- Ruptured membranes
- Preeclampsia/pregnancy induced hypertension
FACT: Warning Signs to Stop Exercise During Pregnancy
- Dyspnea (labored respiration) prior to exertion
- Premature labor
- Severe abdominal pain
- Feeling unusually tired
- Chest pain
- Muscle weakness
- Calf pain or swelling
- Decreased fetal movement
- Amniotic fluid leakage
First 6 weeks after delivery
Post Partum Depression
Exercise after Cesarean
Fact : One in four babies born in the United States are born cesarean section. (That’s about 1 million deliveries per year)
Cesareans have been part of human culture since ancient times. According to Greek mythology Apollo removed Asclepius, from his mother's abdomen. The term is commonly believed to be derived from birth of Julius Caesar. Roman law under Caesar decreed that all women who might die in childbirth must be cut open; hence, cesarean. No matter the origin, the fact is that cesareans account for nearly 30% of births in the United States.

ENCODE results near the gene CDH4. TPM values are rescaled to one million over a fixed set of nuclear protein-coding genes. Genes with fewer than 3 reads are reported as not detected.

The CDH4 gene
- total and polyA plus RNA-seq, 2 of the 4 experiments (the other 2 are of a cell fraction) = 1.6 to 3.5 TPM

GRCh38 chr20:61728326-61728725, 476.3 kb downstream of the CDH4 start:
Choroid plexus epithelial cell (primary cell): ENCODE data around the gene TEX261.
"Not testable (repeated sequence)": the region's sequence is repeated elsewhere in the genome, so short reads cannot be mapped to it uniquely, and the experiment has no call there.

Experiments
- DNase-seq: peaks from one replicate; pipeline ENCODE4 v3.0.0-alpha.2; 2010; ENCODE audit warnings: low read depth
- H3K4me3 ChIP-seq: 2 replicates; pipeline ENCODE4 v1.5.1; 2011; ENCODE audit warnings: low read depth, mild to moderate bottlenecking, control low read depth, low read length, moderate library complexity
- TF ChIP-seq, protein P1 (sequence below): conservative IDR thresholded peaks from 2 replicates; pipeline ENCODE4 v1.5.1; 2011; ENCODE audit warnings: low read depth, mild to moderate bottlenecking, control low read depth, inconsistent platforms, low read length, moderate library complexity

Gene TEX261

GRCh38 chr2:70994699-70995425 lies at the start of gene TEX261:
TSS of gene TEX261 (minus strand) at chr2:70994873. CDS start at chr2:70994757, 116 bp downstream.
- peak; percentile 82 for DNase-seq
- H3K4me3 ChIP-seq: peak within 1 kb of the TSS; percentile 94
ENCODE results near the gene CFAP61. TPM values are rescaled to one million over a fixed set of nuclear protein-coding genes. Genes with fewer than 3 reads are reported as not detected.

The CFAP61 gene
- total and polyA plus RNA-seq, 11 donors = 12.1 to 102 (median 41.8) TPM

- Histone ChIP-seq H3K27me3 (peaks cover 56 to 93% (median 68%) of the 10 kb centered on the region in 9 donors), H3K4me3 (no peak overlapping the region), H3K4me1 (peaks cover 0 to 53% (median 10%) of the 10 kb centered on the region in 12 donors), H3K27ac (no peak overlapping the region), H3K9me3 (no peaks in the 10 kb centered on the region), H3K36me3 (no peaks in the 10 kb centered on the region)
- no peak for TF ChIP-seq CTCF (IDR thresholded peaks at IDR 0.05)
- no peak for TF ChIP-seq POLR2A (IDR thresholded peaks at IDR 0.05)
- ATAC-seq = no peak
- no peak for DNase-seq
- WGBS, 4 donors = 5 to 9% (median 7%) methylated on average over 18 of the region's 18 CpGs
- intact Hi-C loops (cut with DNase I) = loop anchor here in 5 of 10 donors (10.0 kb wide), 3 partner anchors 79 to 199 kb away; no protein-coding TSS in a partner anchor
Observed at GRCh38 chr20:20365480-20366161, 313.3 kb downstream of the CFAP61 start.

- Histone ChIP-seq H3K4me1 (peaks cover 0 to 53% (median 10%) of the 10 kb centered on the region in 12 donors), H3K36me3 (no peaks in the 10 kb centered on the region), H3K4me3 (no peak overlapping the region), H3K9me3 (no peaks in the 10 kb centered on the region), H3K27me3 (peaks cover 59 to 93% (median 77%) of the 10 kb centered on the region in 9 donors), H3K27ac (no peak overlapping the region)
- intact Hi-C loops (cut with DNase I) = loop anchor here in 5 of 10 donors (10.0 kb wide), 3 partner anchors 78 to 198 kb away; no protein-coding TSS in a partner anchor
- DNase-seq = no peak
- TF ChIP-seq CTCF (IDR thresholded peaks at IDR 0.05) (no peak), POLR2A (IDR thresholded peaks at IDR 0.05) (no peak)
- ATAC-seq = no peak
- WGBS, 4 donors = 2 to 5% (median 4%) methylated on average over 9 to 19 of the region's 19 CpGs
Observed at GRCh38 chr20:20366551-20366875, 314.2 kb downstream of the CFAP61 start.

Cesarean birth is the birth of a baby through surgical incisions (cuts) made in the abdomen and uterus.
There are multiple possible reasons for Cesarean including:
· Multiple Birth
· Failure to progress
· Concern for baby
· Problems with placenta
· Previous cesareans
After delivery, you can expect the hospital stay to be anywhere from two to four days. It takes a few weeks to heal abdomen. It’s not uncommon to feel:
· Mild cramping
· Bleeding or discharge for 4 - 6 weeks
· Bleeding with clots / cramps
· Pain at incision
To get more comfortable, do your best to walk soon after delivery, even if just across the room. The more often you do, the easier it will be. Some moms feel comfort if they splint the incision. Avoid leaning forward. Do your best to stand tall. You will want to learn to log roll so that you can get up with minimal discomfort.
A cesarean is major abdominal surgery. You will need support when you go home. Make sure to get adequate rest. Eat nutritious, high fiber foods. Drink lots of water. Don’t lift anything heavier than baby
This set of exercises can be done immediately so long as there is no pain or discomfort. Take baby steps - go slow!